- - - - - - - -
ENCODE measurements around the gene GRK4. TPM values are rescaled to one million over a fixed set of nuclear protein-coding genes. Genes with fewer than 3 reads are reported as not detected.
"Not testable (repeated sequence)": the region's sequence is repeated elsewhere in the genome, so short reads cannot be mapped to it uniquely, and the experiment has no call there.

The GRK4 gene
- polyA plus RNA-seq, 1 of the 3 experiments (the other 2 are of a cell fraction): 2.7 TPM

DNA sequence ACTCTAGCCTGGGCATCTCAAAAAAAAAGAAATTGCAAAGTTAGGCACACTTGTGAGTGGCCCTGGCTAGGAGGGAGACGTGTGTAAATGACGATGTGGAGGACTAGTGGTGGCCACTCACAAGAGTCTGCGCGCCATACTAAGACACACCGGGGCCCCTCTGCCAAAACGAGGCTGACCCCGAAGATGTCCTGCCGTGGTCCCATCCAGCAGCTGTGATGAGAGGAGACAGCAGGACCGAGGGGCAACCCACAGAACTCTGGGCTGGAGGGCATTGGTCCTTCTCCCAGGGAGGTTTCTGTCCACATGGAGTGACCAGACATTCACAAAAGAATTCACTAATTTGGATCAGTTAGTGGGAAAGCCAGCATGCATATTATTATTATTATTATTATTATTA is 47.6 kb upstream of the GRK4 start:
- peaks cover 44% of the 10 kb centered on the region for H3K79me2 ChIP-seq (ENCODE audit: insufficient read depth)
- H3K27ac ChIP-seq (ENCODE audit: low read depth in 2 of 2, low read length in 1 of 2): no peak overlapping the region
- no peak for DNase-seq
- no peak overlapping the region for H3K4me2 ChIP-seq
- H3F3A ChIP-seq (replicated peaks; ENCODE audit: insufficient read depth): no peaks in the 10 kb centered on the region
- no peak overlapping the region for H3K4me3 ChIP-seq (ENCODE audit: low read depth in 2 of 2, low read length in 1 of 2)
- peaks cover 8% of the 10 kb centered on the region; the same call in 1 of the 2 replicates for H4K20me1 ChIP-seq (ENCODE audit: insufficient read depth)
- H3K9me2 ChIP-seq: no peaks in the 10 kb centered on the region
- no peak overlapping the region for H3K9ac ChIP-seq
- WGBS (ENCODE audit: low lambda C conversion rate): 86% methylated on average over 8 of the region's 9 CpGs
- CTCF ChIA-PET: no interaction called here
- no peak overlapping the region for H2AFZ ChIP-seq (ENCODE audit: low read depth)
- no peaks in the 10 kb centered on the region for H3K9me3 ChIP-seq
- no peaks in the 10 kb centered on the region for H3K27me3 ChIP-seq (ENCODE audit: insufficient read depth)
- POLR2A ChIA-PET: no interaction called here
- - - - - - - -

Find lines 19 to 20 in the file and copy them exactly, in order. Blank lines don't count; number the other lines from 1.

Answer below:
- no peaks in the 10 kb centered on the region for H3K27me3 ChIP-seq (ENCODE audit: insufficient read depth)
- POLR2A ChIA-PET: no interaction called here